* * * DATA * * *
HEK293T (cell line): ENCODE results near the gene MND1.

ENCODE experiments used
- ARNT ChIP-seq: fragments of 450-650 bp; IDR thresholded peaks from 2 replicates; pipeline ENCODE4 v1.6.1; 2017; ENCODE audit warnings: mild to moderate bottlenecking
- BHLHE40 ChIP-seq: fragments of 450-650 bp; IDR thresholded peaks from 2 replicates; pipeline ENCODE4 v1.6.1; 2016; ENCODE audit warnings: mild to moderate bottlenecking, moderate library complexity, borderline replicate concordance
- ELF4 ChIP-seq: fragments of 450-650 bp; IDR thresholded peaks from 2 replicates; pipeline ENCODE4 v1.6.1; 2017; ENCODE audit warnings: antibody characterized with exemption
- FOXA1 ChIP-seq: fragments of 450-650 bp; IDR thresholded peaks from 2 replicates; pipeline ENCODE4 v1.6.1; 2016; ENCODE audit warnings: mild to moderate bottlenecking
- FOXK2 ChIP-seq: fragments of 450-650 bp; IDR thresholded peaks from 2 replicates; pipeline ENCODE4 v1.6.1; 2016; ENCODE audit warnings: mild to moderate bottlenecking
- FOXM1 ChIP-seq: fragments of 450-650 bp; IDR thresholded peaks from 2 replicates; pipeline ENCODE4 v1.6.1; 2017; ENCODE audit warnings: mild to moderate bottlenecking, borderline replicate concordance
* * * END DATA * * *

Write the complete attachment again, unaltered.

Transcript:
HEK293T (cell line): ENCODE results near the gene MND1.

ENCODE experiments used
- ARNT ChIP-seq: fragments of 450-650 bp; IDR thresholded peaks from 2 replicates; pipeline ENCODE4 v1.6.1; 2017; ENCODE audit warnings: mild to moderate bottlenecking
- BHLHE40 ChIP-seq: fragments of 450-650 bp; IDR thresholded peaks from 2 replicates; pipeline ENCODE4 v1.6.1; 2016; ENCODE audit warnings: mild to moderate bottlenecking, moderate library complexity, borderline replicate concordance
- ELF4 ChIP-seq: fragments of 450-650 bp; IDR thresholded peaks from 2 replicates; pipeline ENCODE4 v1.6.1; 2017; ENCODE audit warnings: antibody characterized with exemption
- FOXA1 ChIP-seq: fragments of 450-650 bp; IDR thresholded peaks from 2 replicates; pipeline ENCODE4 v1.6.1; 2016; ENCODE audit warnings: mild to moderate bottlenecking
- FOXK2 ChIP-seq: fragments of 450-650 bp; IDR thresholded peaks from 2 replicates; pipeline ENCODE4 v1.6.1; 2016; ENCODE audit warnings: mild to moderate bottlenecking
- FOXM1 ChIP-seq: fragments of 450-650 bp; IDR thresholded peaks from 2 replicates; pipeline ENCODE4 v1.6.1; 2017; ENCODE audit warnings: mild to moderate bottlenecking, borderline replicate concordance